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Buy for $20.97
From filmmaker and New Yorker contributor Susanna Fogel comes a comedic novel about a fractured family of New England Jews and their discontents. Told entirely in letters to a heroine we never meet, we get to know the Fellers through their check-ins with Julie over the course of three decades: their thank-you notes, letters of condolence, family gossip, and good old-fashioned familial passive-aggression. Together, their missives - some sardonic, others absurd, others heartbreaking - weave a tapestry of a very modern family trying (and often failing) to show one another they care.
The titular "nuclear family" includes, among many others, a narcissistic former-child-prodigy father who has taken up haiku writing in his old age and his new wife, a traditional Chinese woman whose attempts to help her stepdaughter find a man include FedExing her silk gowns from Filene's Basement; their six-year-old son, Stuart, whose favorite condiment is truffle oil and who wears suits to bed; and Julie's mother, a psychologist who never remarried but may be in love with her arrogant rabbi and overshares about everything, including the threesome she had with Dutch grad students in 1972.
Full cast of narrators includes Ellen Archer, Lauren Fortgang, Jessica Almasy, Suzanne Toren, Jonathan Davis, Carol Monda, Richard Ferrone, Stephen Bel Davies, L. J. Ganser, Dan Bittner, Lance Rubin, and Josh Hurley.
What listeners say about Nuclear Family
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A uniquely told and yet so familiar tale, or at least for all those of us who can identify and amusedly recognize our own thoughts and families and FoF’s in it.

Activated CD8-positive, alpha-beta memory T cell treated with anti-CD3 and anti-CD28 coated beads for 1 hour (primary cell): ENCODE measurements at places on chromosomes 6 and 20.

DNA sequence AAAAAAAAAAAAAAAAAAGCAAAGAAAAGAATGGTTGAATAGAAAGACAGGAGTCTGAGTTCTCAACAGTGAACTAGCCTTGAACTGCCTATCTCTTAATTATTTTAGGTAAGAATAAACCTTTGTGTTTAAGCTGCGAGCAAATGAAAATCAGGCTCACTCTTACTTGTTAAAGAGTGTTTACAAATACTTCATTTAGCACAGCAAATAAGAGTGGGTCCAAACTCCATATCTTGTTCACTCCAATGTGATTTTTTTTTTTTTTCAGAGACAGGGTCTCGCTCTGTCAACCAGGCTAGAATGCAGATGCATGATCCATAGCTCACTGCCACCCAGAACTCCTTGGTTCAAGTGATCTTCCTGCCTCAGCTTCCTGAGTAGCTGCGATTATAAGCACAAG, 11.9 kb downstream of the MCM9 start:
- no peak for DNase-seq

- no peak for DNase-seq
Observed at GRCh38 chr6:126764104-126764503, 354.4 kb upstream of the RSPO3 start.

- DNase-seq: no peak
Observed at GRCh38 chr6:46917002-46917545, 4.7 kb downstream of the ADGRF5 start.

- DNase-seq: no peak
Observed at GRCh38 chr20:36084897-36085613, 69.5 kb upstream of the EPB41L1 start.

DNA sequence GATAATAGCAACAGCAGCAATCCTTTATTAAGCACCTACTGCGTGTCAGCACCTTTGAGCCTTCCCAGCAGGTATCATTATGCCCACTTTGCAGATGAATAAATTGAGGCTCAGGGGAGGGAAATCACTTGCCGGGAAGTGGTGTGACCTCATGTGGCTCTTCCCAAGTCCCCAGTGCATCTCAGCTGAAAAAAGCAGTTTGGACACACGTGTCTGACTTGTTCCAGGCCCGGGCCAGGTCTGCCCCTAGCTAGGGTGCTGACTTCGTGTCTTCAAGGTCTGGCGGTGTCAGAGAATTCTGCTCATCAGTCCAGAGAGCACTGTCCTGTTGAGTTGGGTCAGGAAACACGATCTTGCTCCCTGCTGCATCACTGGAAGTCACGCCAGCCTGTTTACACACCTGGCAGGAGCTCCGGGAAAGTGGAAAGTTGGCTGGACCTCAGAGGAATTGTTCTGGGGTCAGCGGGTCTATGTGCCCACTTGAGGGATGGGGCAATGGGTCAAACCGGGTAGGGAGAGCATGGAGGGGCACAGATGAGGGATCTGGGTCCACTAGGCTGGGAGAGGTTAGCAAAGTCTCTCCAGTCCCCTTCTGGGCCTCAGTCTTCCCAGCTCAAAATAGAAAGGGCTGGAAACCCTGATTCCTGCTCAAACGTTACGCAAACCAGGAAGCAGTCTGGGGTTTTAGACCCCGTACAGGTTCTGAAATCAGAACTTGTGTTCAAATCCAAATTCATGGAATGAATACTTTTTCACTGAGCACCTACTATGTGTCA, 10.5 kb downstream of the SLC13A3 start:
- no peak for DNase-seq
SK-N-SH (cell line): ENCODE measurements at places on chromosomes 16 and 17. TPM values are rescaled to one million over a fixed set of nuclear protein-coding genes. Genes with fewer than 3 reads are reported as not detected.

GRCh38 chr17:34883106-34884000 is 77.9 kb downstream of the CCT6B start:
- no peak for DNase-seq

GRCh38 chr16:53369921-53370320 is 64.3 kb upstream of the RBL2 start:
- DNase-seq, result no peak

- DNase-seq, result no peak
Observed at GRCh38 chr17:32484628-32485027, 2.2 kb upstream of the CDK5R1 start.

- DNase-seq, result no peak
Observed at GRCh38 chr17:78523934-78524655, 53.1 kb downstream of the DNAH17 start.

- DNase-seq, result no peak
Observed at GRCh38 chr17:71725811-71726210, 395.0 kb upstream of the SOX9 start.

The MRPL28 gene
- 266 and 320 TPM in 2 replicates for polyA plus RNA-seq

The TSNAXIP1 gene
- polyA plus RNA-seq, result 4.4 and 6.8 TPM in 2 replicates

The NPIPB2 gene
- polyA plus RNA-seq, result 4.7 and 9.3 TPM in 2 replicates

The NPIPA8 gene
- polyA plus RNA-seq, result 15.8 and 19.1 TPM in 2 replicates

I can imagine a similar “which SATC character are you?” game with this book as the subject.
A somewhat biased review
Disclosure, I am related to Susanna...
At first glance/listen, I was skeptical of the concept of an epistolary novel. However, it really grew on me that you could hear the voices of the “characters” coming through in a more realistic way than I’d heard in many other novels written in more conventional formats. The fact that they are “letters” does impose a separation between letters— unlike chapters; yet, you build an intimacy with each character that way. I found each character’s humor very unique and fun. I particularly liked the mother and father and their different distances from the recipient of the letters. I enjoyed the performances from each of the large ensemble that put this show on. I’ve never heard such a large and diverse cast. It felt extremely theatrical, but not overly so. However, since I last heard Allison Hiroto voicing Aomame in 1Q84, it was a little hard removing her very intense performance in that role from my head (I have listened to that book 3 times... it’s quite lengthy). Yet, she was excellent here as well. In fact, I couldn’t stop listening to this book, always waiting for the next expressive performance in a truly fun book. Thank you for writing this! I’m sure there are many more letters that could have been in here.
Your cousin, Eli